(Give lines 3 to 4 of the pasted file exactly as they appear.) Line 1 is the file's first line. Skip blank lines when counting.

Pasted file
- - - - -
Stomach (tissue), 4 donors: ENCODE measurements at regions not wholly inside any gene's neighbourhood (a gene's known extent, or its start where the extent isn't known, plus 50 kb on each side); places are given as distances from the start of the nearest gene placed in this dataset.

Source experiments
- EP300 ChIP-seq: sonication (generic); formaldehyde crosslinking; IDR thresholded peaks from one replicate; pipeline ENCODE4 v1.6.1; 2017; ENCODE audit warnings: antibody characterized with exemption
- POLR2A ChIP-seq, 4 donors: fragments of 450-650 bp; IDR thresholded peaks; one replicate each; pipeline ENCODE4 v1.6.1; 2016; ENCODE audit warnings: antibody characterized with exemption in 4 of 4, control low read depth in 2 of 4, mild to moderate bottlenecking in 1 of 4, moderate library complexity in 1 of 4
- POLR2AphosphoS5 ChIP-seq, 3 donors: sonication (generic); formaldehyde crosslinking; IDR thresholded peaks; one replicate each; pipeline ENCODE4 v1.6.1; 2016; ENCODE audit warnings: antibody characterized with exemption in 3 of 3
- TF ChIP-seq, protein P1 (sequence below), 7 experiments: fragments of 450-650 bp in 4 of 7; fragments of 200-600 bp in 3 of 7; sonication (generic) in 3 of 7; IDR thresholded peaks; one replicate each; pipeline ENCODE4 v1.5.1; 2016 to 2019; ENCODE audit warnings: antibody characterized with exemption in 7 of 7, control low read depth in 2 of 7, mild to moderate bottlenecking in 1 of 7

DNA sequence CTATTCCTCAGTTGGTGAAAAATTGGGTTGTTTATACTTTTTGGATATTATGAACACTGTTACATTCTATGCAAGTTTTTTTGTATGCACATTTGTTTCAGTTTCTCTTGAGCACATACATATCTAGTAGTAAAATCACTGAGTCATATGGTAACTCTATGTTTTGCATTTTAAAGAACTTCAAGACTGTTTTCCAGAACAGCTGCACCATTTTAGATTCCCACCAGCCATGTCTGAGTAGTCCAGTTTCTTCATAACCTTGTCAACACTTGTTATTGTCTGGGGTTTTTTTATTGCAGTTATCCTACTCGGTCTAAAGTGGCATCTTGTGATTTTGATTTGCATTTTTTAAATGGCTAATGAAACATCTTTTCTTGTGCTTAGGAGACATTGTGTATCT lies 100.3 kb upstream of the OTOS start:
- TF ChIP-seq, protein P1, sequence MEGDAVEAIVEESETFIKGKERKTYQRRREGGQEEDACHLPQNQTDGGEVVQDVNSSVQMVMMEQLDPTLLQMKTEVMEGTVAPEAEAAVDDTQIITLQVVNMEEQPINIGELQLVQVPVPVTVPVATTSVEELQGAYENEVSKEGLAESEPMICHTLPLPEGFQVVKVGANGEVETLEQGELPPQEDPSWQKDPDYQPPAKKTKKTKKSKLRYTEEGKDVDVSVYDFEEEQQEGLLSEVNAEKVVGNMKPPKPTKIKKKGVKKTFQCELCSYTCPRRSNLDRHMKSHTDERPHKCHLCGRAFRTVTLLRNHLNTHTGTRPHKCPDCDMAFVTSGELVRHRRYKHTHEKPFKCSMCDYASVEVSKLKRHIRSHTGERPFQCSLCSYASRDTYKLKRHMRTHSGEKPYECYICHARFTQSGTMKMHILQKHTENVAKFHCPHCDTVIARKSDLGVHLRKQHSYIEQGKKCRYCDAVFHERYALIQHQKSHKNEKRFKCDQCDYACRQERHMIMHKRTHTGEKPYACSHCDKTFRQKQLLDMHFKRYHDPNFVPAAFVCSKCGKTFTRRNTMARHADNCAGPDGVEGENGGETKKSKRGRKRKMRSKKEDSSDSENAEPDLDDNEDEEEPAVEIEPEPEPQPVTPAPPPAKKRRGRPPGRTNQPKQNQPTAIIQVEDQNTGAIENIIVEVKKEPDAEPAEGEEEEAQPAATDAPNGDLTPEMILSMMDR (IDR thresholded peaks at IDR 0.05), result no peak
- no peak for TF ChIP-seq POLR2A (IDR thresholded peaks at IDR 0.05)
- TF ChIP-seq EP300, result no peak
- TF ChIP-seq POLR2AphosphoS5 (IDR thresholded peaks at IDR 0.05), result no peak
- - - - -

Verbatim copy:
- EP300 ChIP-seq: sonication (generic); formaldehyde crosslinking; IDR thresholded peaks from one replicate; pipeline ENCODE4 v1.6.1; 2017; ENCODE audit warnings: antibody characterized with exemption
- POLR2A ChIP-seq, 4 donors: fragments of 450-650 bp; IDR thresholded peaks; one replicate each; pipeline ENCODE4 v1.6.1; 2016; ENCODE audit warnings: antibody characterized with exemption in 4 of 4, control low read depth in 2 of 4, mild to moderate bottlenecking in 1 of 4, moderate library complexity in 1 of 4